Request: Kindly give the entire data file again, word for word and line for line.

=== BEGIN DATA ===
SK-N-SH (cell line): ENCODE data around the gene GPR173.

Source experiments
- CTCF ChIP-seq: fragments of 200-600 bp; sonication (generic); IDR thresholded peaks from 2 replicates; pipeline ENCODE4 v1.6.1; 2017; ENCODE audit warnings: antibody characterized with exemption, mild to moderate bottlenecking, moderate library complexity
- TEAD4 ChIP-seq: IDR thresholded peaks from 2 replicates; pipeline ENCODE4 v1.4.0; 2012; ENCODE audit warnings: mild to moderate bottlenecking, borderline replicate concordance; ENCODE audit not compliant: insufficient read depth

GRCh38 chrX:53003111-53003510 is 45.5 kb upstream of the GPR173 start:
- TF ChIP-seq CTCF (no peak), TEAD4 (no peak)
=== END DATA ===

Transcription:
SK-N-SH (cell line): ENCODE data around the gene GPR173.

Source experiments
- CTCF ChIP-seq: fragments of 200-600 bp; sonication (generic); IDR thresholded peaks from 2 replicates; pipeline ENCODE4 v1.6.1; 2017; ENCODE audit warnings: antibody characterized with exemption, mild to moderate bottlenecking, moderate library complexity
- TEAD4 ChIP-seq: IDR thresholded peaks from 2 replicates; pipeline ENCODE4 v1.4.0; 2012; ENCODE audit warnings: mild to moderate bottlenecking, borderline replicate concordance; ENCODE audit not compliant: insufficient read depth

GRCh38 chrX:53003111-53003510 is 45.5 kb upstream of the GPR173 start:
- TF ChIP-seq CTCF (no peak), TEAD4 (no peak)